Over the last five years, there’s been an increasing focus on laws centered around digital protections and worker’s rights, specifically the “right to disconnect.”
Over the last five years, there’s been a dramatic increase in the number of laws centered around digital protections. Anyone who’s worked online in some capacity during this timeframe is likely familiar with the biggest digital law to become enacted: the General Data Protection Regulation or GDPR.
And while GDPR was about digital protections (and privacy of customer/consumer data), the focus has now shifted more toward worker’s rights, specifically the “right to disconnect.” That is, the right of a worker to be inaccessible to their employers outside of work hours, promoting a healthier work-life balance.
It’s notable that the vast majority of such laws – and the movements around them – have originated in Europe. And it makes sense why. European culture has a strong proclivity for extended holidays – often taking off the entire month of August. This is quite literally a foreign concept to most workers in the United States.
However, due to the Covid-19 pandemic and the swift rise of remote work, the tides are changing in the way Americans view and respect their own work life boundaries. This begs the question as to what the U.S. workforce might look like if it were to take a page out of the EU’s playbook. Let’s dig deeper into the laws already established in the EU.
The vast majority of laws centered around digital protections got their start in Europe. The current focus of digital protections is the right-to-disconnect, which means an employer would no longer be able to contact an employee outside of work hours nor expect a reply to emails, texts, or Slack messages.
But France isn’t alone in their efforts. Portugal recently passed a law that imposes fines on companies for contacting employees outside of work hours or monitoring them while they work at home. Companies must also now cover the expenses incurred by their employees while working remotely including bills for electricity and the internet. Additionally, measures to tackle loneliness and mental health were addressed, with companies expected to organize in-person meetings at least every two months.
And still another example comes from Belgium. Federal employees in Belgium no longer have to answer emails or take phone calls outside of work hours as of February 2022, with plans for the law to extend to the private sector. There’s even an EU-wide law in consideration for the "right to disconnect."
There aren't any laws currently planned in the United States regarding the right to disconnect. Though there has been a rise in recent years of unionization efforts and other worker’s rights movements, largely driven by the Covid-19 pandemic and the dramatic increase in remote workers.
In light of these shifting priorities, some are calling for the U.S. to follow the EU’s lead. And it may very well be time for organizations to consider setting boundaries regarding employee time off and respecting work hours, if not for protecting worker’s rights, then at the very least for employee longevity and talent retention.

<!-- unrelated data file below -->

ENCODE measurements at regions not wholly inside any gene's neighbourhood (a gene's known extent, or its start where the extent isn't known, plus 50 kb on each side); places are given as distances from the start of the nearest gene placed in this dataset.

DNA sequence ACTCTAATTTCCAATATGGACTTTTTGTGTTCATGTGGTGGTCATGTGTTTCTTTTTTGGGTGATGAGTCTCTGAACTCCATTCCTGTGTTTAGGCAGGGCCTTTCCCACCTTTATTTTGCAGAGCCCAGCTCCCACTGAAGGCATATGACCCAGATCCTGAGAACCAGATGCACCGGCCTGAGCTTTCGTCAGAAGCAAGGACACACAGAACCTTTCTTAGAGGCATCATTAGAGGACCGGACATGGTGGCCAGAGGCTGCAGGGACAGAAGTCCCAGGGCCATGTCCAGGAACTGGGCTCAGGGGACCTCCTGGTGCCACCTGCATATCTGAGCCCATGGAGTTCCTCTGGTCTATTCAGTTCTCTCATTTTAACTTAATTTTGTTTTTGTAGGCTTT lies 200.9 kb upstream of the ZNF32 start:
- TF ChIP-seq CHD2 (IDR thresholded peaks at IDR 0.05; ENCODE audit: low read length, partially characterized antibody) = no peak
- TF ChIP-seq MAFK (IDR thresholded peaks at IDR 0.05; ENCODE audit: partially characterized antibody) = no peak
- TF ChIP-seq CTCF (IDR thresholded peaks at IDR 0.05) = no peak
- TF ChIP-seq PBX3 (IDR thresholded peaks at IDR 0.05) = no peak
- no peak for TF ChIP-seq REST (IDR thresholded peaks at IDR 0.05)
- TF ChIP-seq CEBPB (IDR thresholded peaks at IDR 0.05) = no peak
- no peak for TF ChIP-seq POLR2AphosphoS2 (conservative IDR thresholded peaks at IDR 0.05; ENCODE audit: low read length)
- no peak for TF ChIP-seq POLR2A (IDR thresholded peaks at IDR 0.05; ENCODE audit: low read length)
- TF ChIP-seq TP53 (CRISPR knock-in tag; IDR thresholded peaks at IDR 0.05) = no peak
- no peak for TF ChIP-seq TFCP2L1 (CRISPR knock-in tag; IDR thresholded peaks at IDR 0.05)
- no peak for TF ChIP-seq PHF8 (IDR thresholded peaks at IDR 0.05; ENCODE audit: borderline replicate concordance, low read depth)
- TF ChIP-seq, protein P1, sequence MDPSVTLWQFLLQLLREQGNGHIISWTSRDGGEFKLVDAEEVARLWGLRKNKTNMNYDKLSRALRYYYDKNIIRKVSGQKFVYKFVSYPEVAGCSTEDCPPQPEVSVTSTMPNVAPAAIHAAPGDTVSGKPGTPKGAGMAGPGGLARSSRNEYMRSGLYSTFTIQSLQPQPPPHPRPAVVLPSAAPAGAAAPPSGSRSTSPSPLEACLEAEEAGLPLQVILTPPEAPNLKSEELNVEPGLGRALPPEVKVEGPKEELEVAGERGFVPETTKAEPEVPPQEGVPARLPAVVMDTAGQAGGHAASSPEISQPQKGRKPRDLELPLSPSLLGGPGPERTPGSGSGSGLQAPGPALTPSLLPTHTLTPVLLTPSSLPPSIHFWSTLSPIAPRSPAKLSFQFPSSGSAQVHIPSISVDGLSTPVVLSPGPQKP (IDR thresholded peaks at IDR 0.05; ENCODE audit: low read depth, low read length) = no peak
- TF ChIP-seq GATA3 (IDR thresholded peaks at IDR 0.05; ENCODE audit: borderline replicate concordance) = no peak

But whose responsibility is it to establish and enforce those boundaries? Perhaps it’s a shared responsibility between the employer, employee, and people managers.
Though no laws are on the books in the U.S. that ensure an employee’s right to establish a healthy work-home separation, more organizations and companies are recognizing the need to set boundaries for their employees, especially due to the tight labor market. At the organizational level, company owners and operators may wish to consider the following:
Through the implementation of such practices, organizations have the power to set the tone for a healthy virtual workplace. And showing employees this level of respect may directly relate to the retention of talent over the long-term.
Though the majority of “setting the tone” for the right-to-disconnect is on organizations to implement, managers and employees share in this responsibility. That is, it is often in the hands of managers and employees to maintain and uphold the organization’s policies.
At this level, the right-to-disconnect can be codified by:
It's a collaborative effort to establish, follow, and enforce these informal policies. Managers, especially, would need to model the behavior the organization wishes to see. But employees should model healthy boundaries as well, even if it’s as simple as setting a notification schedule in Slack or reminding their colleagues of their flexible work arrangements, if they exist.
Though the future of potential right-to-disconnect laws in the United States are unclear, what is certain is that a tidal wave of new remote workers during the pandemic era has fostered a need to consider the merits of digital protections. And if companies wish to attract and retain the best talent going forward, establishing a culture of healthy work boundaries may be something to put into practice.
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